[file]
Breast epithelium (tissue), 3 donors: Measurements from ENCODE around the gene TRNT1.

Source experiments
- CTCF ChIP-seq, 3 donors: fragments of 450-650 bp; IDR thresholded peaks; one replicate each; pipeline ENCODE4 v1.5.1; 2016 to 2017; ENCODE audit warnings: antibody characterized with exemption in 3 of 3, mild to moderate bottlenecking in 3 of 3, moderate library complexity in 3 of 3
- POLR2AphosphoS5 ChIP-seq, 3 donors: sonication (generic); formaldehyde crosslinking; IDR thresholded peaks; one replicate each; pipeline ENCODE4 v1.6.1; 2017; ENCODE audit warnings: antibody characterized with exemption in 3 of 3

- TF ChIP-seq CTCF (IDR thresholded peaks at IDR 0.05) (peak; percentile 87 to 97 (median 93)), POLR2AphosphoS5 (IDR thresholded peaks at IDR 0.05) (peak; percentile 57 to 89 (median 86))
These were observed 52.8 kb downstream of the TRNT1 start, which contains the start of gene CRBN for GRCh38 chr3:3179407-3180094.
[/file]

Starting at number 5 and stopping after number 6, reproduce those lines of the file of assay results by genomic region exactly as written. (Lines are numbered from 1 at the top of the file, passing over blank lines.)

- TF ChIP-seq CTCF (IDR thresholded peaks at IDR 0.05) (peak; percentile 87 to 97 (median 93)), POLR2AphosphoS5 (IDR thresholded peaks at IDR 0.05) (peak; percentile 57 to 89 (median 86))
These were observed 52.8 kb downstream of the TRNT1 start, which contains the start of gene CRBN for GRCh38 chr3:3179407-3180094.